As I found, the app is what you make of it: You might choose to add friends (“connections”), but Garmin doesn’t make this easy. Surprisingly, there’s no way to search your contacts for people who are also using the service. On a similar note, you can sign up for challenges, like who among your contacts can take the most steps in a day. Again, though, this kind of friendly competition seems less enticing when you don’t know any of your opponents in real life. You could also manually enter your sleep data — when you went to bed and when you woke up — but the watch doesn’t currently track your sleep patterns on its own. There’s also an option to track calorie intake, but you can’t do that from the app itself, as you can with Fitbit’s or Jawbone’s fitness trackers. Instead, Garmin allows you to link up your MyFitnessPal account, and port over your food log from there.
If nothing else, you’ll want to use the app to track your activity. As a warning, the watch itself only has enough memory to store seven days’ worth of data, so make sure to sync at least once a week. Inside the app, you’ll see a dial of sorts indicating how far along you are toward meeting that day’s step goal. Likewise, if you’re looking at a previous day, you’ll see at a glance if you made your quota. Additionally, those charts are color-coded, with green for days you met or exceeded your goal, and blue for days you didn’t. From there, you can drill down by day, week, month or year. Finally, there are graphs at the bottom showing when your activity peaked or slumped. If you’re like me, you ran five miles before work and then settled into your cubicle all day.
All things considered, I could do without the app; just compete against a daily step goal, time my runs and not worry about my data history. Because here’s the thing: Not only is the app limited in what it can do, but it also doesn’t offer much in the way of encouragement. What if you exceed your daily step goal by three-fold? No celebration for you. And what if you run 10 miles before 9AM? You’ll later get the same command to “Move!” as you would if you had spent the morning on your couch. To Garmin’s credit, it tracks personal records in running — things like longest distance, et cetera. But as a daily fitness band, the Forerunner 15 never felt like my cheerleader. And let’s be honest, the person who buys this product is probably more interested in their running stats anyway. Even so, when someone decides to wear a fitness tracker, it’s probably because they crave a little extra motivation.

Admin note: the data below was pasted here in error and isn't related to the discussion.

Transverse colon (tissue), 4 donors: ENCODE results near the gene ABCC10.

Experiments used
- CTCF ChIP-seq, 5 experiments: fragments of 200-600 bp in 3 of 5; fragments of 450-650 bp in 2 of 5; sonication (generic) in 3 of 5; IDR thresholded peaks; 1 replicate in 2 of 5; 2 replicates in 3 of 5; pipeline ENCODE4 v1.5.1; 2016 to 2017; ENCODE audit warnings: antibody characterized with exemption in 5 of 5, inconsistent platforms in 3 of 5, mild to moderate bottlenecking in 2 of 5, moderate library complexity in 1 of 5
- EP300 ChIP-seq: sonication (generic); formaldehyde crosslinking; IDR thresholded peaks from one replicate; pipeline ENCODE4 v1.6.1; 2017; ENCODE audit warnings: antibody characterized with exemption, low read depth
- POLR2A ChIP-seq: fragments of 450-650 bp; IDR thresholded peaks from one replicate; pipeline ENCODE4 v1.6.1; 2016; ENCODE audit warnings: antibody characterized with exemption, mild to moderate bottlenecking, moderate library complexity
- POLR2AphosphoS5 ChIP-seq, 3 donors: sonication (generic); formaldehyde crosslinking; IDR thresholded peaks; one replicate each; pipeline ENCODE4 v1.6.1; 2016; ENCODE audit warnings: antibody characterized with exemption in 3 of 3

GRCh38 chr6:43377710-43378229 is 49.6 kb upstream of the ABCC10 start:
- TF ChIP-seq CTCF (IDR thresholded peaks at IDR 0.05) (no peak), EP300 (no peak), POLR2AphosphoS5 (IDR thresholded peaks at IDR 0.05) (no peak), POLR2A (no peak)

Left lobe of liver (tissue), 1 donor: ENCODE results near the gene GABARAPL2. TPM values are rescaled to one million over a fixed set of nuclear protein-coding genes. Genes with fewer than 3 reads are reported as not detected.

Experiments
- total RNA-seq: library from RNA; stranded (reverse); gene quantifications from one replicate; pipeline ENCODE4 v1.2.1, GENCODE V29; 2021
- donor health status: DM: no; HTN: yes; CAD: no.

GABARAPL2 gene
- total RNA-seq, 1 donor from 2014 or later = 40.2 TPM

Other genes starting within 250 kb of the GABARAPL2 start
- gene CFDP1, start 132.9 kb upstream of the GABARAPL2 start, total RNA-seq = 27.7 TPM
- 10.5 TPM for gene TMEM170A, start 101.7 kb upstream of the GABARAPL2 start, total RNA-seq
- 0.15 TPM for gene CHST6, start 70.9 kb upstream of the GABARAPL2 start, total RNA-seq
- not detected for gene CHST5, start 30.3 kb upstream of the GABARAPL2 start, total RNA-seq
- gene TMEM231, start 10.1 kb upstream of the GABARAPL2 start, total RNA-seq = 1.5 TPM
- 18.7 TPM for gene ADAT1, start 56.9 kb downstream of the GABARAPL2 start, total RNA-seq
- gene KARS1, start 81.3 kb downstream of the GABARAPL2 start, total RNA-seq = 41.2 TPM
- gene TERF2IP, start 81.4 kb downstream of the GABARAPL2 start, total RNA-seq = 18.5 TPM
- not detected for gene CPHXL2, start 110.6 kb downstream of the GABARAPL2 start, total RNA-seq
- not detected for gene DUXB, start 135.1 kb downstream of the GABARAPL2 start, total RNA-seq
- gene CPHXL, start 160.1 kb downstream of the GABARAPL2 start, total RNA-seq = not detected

I’ll admit, after testing the Forerunner 15, I was tempted to return the pricier Forerunner 220 I recently purchased and get this instead. If you’re like me — a runner who also wants to track activity between workouts — the 15 is a compelling choice. It offers a surprisingly robust feature set, one that’s nearly on par with the 220 (plus fitness tracking, of course). All told, too, what it does, it does well: accurate GPS tracking, combined with long battery life and timely reminders to get up and walk around. True, it doesn’t bother with sleep tracking, but with a design this bulky, I can’t say I’d want to wear it to bed anyway.
There are other compromises as well. Because this is a running watch first and a fitness tracker second, it looks like, well, a running watch, which means you probably won’t want to wear it all the time. There’s sadly no wireless syncing, and thus no seamless way to get all your data on your phone. Also, considering people are getting this watch because they want a little extra motivation throughout the day, it would be nice if the watch and accompanying app did a little more to celebrate your achievements — exceeding your daily step goal, for example. All that said, the Forerunner 15 covers most of the fitness-tracking basics, and costs about the same as a basic runner’s watch. I say that’s a good deal. You know, so long as you’re reasonably serious about running.
Filed under: Wearables